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  1. C Howell,
  2. B Patel
  1. Morriston Hospital


Background Since the year 2000 there have been four child deaths and one near miss following neurological injury as a result of hospital-acquired hyponatraemia reported in the UK, and international literature has also cited more than 50 cases of serious injury or child death from the same cause. As a result a National Patient Safety Alert (NPSA) alert was published in 2007 advising healthcare organisations on how to minimise the risks associated with administering intravenous (IV) infusions to children.

Aims and objectives The aim was to audit the compliance of prescribers with local and national guidelines on the prescribing of IV fluids in paediatric patients. Audit standards were set with an expected compliance of 100%. These included documentation of patient weight, maintenance fluid calculation, volume and rate, and prescriber signature. Infusion fluids should have been prescribed in accordance with the NPSA alert and local guidelines, and U&E's should be monitored on admission and 24 hourly with the reassessment and monitoring section of the medication chart fully completed.

Methodology The audit looked prospectively at a sample of paediatric medication charts for children aged 1 month to 16 years. Data was collected from two paediatric wards and a total of 45 patients were audited. Indigo review was used to check monitoring of U&E's. Children with Diabetic Ketoacidosis, liver, renal and burns patients were excluded from the audit due to their differing fluid and electrolyte requirements.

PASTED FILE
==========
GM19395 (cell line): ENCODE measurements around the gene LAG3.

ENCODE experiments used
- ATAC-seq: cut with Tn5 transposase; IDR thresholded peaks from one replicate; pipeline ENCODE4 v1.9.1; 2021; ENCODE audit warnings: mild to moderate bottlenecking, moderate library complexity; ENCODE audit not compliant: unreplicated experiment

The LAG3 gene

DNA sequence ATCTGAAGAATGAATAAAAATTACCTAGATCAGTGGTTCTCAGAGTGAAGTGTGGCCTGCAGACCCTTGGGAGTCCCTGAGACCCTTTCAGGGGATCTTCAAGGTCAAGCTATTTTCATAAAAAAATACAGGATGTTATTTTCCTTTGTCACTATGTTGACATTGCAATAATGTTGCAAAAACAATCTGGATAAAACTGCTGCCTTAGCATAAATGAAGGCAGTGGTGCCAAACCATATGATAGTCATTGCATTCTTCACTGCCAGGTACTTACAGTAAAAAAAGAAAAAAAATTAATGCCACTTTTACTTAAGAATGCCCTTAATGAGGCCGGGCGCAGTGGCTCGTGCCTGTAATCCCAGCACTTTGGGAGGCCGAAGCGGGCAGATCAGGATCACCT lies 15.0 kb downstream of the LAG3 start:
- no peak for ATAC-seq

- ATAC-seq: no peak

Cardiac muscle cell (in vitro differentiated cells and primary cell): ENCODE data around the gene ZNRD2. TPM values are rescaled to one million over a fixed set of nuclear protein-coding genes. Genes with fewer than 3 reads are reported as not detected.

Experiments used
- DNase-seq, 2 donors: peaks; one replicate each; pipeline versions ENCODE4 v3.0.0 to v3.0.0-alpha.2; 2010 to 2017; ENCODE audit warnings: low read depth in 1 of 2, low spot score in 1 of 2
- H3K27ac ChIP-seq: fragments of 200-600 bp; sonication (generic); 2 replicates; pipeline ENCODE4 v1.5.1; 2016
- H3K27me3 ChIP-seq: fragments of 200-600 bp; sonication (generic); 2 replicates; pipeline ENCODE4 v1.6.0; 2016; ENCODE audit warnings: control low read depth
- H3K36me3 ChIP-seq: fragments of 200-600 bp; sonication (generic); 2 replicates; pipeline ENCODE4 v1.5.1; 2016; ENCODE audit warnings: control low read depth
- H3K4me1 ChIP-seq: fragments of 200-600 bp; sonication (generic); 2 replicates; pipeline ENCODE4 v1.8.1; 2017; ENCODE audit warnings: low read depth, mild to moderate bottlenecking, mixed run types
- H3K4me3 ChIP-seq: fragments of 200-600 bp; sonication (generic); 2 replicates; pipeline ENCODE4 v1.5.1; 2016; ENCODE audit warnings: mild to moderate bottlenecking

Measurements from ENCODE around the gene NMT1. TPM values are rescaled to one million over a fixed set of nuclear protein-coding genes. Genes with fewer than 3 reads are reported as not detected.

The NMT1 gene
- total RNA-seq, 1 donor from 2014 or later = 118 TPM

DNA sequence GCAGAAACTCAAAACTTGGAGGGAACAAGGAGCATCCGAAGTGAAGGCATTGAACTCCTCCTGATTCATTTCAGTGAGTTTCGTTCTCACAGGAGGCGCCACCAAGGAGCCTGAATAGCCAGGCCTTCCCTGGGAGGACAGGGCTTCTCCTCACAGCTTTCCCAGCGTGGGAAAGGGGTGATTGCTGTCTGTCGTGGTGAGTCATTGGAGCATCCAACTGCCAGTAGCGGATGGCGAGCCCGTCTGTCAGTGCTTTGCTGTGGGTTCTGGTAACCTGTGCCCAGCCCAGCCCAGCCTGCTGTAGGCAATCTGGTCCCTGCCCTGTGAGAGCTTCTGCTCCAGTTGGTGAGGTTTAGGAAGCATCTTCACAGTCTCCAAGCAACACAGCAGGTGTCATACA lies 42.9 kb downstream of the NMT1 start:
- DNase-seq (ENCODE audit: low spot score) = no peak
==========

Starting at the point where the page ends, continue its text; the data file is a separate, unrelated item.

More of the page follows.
Results Weight was documented on 100% of the drug charts. Calculation of maintenance fluid volume was recorded on 49% of drug charts, and 91% of these calculations were performed correctly. When fluid deficit was required it was recorded and calculated correctly on 100% of the medication charts. The choice of IV maintenance fluid complied with local and national guidelines (100%); however fluid deficit was given as sodium chloride 0.45%/5% dextrose. Infusion rate was documented (100%), however only calculated correctly in 84% of cases due to incompliance with maximum daily fluid allowance. The reassessment and monitoring table was completed on 0% of the drug charts, however according to Indigo review U&E's were checked on admission (100%), but only checked on a daily basis in 24% of the patients.

Conclusion Based on the objectives set, not all of the standards achieved 100% compliance. Prescribers need to be educated on paediatric IV fluid prescribing, and the importance of conducting daily U&E monitoring. The IV fluid section on paediatric drug charts also needs to be reviewed to enhance the ease of prescribing IV fluids correctly to prevent hospital induced hyponatraemia and enhance patient safety.

  • Neonatology
  • Pharmacology

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